Cameron “C-Grimey“ Williams’ first call to action is colored green: Slash the police budget at least F$20 million. (Photo David Tulis)

Protesters in Chattanooga rally the 14th time Monday to decry violent and lawless acts by the police department and to focus their strength on pushing the idea of participatory budgeting, where ideas about how to spend tax dollars bubble up from the people rather than being swooped upon by traditional nonprofit recipients.

By David Tulis / NoogaRadio 92.7 FM

The protests led by hip hop singer and activist Cameron “C-Grimey” Williams and spicy-tongued council candidate Marie Mott have been largely peaceful except for angry and profane chants directed against the executive branch — “F–k Andy Berke! F–k Andy Berke” and his police department (“F–k 12! F–k 12”).

City council meets tonight online in what is at best an ersatz “public” meeting under the CV-19 panic. They were chastened by more than seven hours of public comment a week earlier that almost without exception demanded either an end to the police department or a sharp curtailing of its oppressive customs and usages and lofty outlays. 

The city is under administrative notice about the department’s ignoring of a law limiting warrantless arrests and one about the department’s following a judicial policy favoring “traffic stops” rather than respecting the constitution and black-letter law that denies city cops authority to enforce the trucking statute on people not working as carriers or haulers (your mom, let’s say, or your teenage son, let’s say).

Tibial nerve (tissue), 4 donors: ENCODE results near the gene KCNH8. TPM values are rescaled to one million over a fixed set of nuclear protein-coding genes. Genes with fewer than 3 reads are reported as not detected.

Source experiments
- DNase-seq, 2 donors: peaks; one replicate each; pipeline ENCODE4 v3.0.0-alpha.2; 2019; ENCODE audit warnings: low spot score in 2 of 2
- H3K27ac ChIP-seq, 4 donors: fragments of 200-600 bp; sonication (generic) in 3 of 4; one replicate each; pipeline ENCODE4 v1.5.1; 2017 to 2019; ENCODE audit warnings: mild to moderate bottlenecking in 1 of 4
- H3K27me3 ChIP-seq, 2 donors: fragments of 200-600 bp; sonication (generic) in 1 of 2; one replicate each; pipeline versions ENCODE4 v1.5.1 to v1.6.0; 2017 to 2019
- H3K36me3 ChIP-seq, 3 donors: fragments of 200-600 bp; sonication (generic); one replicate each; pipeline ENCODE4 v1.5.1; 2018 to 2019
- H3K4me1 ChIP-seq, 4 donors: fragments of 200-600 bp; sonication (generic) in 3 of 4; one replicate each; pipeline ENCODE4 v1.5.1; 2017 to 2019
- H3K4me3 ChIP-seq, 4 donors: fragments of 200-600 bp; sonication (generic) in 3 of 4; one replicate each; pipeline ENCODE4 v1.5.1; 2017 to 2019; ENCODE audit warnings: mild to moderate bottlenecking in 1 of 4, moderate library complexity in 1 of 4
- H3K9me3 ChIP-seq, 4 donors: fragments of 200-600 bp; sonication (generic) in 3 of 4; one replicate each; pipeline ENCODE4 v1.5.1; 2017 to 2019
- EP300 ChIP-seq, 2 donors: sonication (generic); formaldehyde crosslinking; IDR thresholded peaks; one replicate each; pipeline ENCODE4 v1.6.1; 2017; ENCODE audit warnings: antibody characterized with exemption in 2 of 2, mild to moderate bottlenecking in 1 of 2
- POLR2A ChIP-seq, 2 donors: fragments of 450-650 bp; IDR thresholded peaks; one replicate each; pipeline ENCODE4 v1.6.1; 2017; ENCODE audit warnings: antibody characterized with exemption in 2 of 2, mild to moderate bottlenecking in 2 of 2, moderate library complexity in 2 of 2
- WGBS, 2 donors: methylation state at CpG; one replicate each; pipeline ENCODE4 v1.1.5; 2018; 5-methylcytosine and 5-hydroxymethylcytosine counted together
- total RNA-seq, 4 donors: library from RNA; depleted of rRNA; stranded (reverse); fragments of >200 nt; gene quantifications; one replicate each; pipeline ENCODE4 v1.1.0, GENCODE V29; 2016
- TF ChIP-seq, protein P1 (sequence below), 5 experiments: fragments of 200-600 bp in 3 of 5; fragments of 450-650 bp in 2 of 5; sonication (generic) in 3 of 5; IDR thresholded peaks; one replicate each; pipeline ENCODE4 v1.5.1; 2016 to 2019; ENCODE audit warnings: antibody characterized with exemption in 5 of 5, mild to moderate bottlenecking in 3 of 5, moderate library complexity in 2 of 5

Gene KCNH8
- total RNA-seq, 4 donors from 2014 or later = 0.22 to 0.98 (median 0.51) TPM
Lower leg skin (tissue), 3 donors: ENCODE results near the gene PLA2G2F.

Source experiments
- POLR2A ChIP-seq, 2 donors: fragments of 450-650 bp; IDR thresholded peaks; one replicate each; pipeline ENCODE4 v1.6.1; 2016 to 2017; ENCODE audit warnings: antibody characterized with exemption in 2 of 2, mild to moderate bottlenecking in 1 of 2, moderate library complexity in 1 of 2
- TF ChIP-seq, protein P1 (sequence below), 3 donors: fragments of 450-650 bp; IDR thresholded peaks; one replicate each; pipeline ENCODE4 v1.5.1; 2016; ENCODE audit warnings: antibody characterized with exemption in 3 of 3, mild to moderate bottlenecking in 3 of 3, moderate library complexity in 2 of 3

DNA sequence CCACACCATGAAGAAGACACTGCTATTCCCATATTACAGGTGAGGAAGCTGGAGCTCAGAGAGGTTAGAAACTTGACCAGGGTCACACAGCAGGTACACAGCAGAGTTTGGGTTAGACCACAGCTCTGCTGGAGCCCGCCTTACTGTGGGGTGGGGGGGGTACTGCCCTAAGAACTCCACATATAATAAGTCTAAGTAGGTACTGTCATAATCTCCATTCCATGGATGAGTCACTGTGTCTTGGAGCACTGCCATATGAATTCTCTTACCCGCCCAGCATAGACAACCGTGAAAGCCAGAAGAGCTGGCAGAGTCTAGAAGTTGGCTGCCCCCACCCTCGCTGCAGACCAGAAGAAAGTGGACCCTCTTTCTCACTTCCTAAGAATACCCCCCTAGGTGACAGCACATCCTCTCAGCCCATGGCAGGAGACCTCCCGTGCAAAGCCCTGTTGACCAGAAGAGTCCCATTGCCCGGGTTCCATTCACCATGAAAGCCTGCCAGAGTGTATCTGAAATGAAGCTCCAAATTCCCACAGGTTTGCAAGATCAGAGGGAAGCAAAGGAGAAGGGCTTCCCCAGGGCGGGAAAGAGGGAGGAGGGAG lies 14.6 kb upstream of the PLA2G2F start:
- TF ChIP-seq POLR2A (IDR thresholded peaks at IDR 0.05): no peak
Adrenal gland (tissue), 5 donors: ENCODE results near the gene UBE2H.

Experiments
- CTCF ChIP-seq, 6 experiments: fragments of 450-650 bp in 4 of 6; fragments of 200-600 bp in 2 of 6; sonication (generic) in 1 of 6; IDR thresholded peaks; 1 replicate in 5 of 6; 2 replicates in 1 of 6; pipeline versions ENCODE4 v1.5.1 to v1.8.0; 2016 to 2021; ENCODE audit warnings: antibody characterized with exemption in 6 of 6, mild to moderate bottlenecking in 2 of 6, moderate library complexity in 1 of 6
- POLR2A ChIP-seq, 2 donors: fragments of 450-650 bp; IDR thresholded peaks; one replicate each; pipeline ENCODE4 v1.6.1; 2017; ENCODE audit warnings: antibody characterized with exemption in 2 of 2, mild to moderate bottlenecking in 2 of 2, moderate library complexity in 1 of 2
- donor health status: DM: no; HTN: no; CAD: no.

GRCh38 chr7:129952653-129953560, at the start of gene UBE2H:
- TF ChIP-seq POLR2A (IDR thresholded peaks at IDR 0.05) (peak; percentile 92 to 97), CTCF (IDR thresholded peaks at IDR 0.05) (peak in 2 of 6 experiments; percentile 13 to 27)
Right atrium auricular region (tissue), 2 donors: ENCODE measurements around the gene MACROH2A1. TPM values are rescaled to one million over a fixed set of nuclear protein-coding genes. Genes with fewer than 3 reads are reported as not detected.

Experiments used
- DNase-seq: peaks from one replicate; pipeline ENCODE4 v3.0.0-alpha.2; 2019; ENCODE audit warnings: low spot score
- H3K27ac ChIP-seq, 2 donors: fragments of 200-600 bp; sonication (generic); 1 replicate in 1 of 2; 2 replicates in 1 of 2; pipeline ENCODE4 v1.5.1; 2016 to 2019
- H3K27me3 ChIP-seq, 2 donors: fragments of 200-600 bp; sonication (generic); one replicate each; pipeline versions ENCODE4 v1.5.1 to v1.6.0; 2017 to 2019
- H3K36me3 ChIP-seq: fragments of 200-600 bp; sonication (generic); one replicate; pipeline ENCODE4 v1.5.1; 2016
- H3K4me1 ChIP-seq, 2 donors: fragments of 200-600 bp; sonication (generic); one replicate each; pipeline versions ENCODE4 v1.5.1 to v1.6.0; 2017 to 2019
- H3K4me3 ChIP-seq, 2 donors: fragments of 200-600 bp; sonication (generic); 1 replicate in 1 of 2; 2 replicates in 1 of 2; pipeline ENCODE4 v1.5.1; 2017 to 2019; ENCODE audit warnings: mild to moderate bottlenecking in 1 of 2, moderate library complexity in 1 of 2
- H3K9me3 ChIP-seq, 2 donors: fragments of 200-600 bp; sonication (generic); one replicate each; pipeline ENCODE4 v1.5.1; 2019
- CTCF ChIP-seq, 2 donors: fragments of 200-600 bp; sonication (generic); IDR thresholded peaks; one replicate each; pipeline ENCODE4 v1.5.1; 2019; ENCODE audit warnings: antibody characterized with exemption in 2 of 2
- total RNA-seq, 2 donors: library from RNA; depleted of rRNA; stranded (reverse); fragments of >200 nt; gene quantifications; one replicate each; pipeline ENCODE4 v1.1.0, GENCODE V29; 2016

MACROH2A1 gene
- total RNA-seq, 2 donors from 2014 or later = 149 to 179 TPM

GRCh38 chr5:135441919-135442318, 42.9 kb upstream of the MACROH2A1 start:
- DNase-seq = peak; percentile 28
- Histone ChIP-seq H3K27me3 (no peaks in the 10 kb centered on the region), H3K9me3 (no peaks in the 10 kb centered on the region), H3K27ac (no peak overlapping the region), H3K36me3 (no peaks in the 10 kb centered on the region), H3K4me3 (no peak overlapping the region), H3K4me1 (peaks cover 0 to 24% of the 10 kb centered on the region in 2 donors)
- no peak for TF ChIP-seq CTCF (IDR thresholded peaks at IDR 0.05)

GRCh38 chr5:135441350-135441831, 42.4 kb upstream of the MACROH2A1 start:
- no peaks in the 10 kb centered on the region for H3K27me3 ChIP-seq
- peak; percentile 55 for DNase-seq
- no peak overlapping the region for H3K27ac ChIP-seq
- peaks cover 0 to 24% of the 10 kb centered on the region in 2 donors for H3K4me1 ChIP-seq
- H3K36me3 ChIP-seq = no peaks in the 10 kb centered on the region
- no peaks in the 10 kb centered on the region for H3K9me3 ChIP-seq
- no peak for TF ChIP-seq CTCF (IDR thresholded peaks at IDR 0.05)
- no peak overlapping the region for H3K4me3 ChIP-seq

No doubt its members are at least partly invested in the national narrative over the past 2 weeks, even as global protests have erupted over the thin blue line that is really a snare and a trap rather than a barricade against lawlessness and disorder.

➤ The organizers say people who want to follow their work should check in at Facebook, at

➤ Meanwhile, a GoogleDoc database has assembled hundreds of cellphone and other video clips showing police dragging peaceful protesters, gassing them, striking them, beating them with clubs and otherwise acting courageously and violently against them — in the name of law and order.

It is a document of remarkable poignancy, seeing that police are using beatings and anger to suppress the citizenry upset at their beatings and anger.

City council members — nine men and women — appear long disinvested in the well-being of Chattanoogans, especially those most vulnerable to police arbitrary and capricious arrests, threats, bellowings and curbside interrogations. 

I propose that they:

➤ Love with Christlike other-centeredness and charity the people they represent

➤ Be jealous about their rights and property

➤ Protect citizens’ God-given liberties as guaranteed by the constitution

➤ Use the power of the purse string to reign in Mayor Andy Berke, who is responsible for continuing abuses of planted evidence, perjury by cop, abusive alliances between his officers and local judges, and misuse of authority, for the harm of routine operations in addition to the “deviations” from policy

The city council should refuse to continue funding the source of humiliation and damage for many Chattanoogans, starting with African-Americans, the poor, immigrants, and those vulnerable people who are derscribed in the Christian scriptures with the terms “orphans and widows” and “aliens and strangers.”

The budget is F$70 million, and tough strings need to be stretched across that bulk of cash to order changes and reforms such as those I describe here.

The Tulis Report is 1 p.m. weekdays, live and lococentric.

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